"Mr. Hume was boasting to the doctor (Gregory) that among his disciples he had the honour to reckon many of the fair sex. 'Now tell me,' said the doctor, 'whether, if you had a wife or a daughter, you would wish them to be your disciples? Think well before you answer me; for I assure you that whatever your answer is, I will not conceal it.' Mr. Hume, with a smile and some hesitation, made this reply: 'No; I believe skepticism may be too sturdy a virtue for a woman.' Miss Gregory will certainly remember she has heard her father tell this story."

Again, about Handel:

"I lately heard two anecdotes, which deserve to be put in writing, and which you will be glad to hear. When Handel's 'Messiah' was first performed, the audience were exceedingly struck and affected by the music in general; but when the chorus struck up, 'For the Lord God Omnipotent reigneth,' they were so transported that they all, together with the king (who happened to be present), started up, and remained standing till the chorus ended; and hence it became the fashion in England for the audience to stand while that part of the music is performing. Some days after the first exhibition of the same divine oratorio, Mr. Handel came to pay his respects to Lord Kinnoul, with whom he was particularly acquainted. His lordship, as was natural, paid him some compliments on the noble entertainment which he had lately given the town. 'My lord,' said Handel, 'I should be sorry if I only entertained them—I wish to make them better.'"

Beattie's happiest hours are said to have been passed at Gordon Castle, with those whose tastes, in some respects differing from his own, he contributed to form; whilst he was charmed with the beauty, the wit, the cultivated intellect of the duchess, and he justly appreciated her talents and virtues. Throughout a friendship of years her kindness was unvaried;

"Ne'er ruffled by those cataracts and breaks Which humour interposed too often makes."

The duchess felt sincerely for poor Beattie's domestic sorrows; for the peculiarities of his wife, whom he designated as "nervous;" for the early death of his son, in whom all the poet's affections were bound up, and to whose welfare every thought of his was directed.

One would gladly take one's impressions of the Duchess of Gordon's character from Beattie, rather than from the pen of political writers, who knew her but as a partisan. The duchess, according to Beattie, was feelingly alive to every fine impulse; demonstrative herself, detesting coldness in others; the life of every party; the consoling friend of every scene of sorrow; a compound of sensibility and vivacity, of strength and softness. This is not the view that the world took of her character. Beattie always quitted Gordon Castle "with sighs and tears." It is much to have added to the transient gleams of happiness enjoyed by so good and so afflicted a man. "I cannot think," he wrote, when under the pressure of dreaded calamity—that of seeing his wife insane; "I am too much agitated and distrait (as Lord Chesterfield would say) to read anything that is not very desultory; I cannot play at cards; I could never learn to smoke; and my musical days are over. My first excursion, if ever I make any, must be to Gordon Castle."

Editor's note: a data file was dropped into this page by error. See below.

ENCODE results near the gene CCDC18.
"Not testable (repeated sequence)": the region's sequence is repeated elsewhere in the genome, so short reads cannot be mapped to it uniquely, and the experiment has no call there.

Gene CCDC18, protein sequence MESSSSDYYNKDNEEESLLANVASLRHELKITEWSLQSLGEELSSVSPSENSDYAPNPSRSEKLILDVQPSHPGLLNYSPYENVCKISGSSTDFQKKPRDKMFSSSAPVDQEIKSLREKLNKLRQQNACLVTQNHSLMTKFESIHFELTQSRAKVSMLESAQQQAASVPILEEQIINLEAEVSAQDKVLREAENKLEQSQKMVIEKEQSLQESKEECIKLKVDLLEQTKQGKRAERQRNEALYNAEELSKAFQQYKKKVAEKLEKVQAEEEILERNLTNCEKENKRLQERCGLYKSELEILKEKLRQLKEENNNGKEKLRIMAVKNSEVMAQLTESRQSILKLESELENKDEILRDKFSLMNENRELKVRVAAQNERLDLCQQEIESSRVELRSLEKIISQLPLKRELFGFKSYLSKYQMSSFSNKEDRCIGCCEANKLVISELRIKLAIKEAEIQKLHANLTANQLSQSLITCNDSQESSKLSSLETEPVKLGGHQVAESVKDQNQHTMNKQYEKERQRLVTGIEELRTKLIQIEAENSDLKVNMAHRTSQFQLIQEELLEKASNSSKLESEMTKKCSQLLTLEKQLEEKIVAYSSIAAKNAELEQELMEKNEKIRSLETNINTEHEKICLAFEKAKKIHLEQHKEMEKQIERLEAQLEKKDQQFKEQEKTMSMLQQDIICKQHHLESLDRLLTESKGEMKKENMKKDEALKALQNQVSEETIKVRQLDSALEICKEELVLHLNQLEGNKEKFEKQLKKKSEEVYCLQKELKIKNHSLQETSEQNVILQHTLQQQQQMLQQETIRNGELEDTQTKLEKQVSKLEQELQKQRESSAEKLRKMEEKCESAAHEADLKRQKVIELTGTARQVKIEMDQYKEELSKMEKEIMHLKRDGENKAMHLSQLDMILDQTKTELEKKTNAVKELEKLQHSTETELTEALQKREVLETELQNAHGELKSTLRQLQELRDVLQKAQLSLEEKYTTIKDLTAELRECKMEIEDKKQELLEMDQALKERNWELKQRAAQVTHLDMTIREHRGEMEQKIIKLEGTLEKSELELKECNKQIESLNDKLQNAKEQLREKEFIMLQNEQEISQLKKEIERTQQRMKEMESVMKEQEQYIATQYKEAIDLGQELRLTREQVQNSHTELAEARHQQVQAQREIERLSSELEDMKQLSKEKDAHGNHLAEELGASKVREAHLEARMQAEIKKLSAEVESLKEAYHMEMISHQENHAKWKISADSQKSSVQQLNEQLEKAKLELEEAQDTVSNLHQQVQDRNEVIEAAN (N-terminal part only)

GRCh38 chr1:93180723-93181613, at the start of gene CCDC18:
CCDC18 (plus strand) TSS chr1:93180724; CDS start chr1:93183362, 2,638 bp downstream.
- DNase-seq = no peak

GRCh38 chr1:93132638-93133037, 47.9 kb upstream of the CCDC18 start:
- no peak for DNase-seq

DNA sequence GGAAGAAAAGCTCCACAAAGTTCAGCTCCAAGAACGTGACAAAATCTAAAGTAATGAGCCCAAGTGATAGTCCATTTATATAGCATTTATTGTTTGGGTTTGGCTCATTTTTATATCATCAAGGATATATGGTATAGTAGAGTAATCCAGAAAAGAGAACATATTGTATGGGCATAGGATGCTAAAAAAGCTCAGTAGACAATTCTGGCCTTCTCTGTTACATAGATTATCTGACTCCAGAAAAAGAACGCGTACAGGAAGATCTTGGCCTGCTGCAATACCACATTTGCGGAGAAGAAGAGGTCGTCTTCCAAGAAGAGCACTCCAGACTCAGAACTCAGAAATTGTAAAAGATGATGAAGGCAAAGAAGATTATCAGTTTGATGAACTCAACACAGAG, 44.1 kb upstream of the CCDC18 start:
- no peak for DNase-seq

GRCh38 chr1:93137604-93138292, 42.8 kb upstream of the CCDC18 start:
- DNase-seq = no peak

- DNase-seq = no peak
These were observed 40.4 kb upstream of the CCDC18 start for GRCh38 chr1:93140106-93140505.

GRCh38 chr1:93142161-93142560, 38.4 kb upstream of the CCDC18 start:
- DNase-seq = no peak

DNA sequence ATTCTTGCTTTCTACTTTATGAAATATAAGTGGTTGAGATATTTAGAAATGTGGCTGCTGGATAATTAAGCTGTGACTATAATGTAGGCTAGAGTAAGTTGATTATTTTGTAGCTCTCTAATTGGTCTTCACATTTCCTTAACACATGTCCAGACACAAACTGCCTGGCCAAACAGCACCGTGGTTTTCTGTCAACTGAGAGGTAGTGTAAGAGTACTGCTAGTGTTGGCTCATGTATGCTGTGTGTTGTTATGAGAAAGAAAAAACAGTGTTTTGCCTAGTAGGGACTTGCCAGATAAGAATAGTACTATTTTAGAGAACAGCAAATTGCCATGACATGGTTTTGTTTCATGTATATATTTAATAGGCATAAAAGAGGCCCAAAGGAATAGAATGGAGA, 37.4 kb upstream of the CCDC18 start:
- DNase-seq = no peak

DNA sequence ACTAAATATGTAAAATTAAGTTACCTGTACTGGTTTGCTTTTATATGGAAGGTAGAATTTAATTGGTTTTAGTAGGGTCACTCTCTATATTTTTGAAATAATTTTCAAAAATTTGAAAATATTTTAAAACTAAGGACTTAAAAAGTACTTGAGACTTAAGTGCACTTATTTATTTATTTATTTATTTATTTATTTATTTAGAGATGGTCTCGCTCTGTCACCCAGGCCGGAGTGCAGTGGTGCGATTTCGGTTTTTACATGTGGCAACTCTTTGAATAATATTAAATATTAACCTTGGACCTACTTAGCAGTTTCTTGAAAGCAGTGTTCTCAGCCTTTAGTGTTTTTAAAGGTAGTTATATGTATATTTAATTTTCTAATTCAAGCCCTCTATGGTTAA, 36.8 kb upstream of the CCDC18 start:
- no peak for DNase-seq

There he found what is indispensable to such a man—congeniality. Amusement was not what he required; it was soothing. It was in the duchess's presence that he wrote the following "Lines to a Pen:" "Go, and be guided by the brightest eyes, And to the softest hand thine aid impart; To trace the fair ideas as they arise, Warm from the purest, gentlest, noblest heart;" lines in which the praise is worth more than the poetry. The duchess sent him a copy by Smith of her portrait by Sir Joshua Reynolds, a picture to which reference has been already made.

In 1782 the duchess grieved for the death of Lord Kaimes, for whom she had a sincere friendship, although the religious opinions of that celebrated man differed greatly from those of Beattie. Lord Kaimes was fifty-six years an author, in company with the eccentric Lord Monboddo, the author of the theory that men have had tails. Lord Kaimes passed some days at Gordon Castle shortly before his death. Monboddo and he detested each other, and squabbled incessantly. Lord Kaimes understood no Greek; and Monboddo, who was as mad and as tiresome about Greek and Aristotle, and as absurd and peculiar on that score as Don Quixote was about chivalry, told him that without understanding Greek he could not write a page of good English. Their arguments must have been highly diverting. Lord Kaimes, on his death-bed, left a remembrance to the Duchess of Gordon, who had justly appreciated him, and defended him from the charge of skepticism. Lord Monboddo compared the duchess to Helen of Troy, whom he asserted to have been seven feet high; but whether in stature, in beauty, or in the circumstances of her life, does not appear.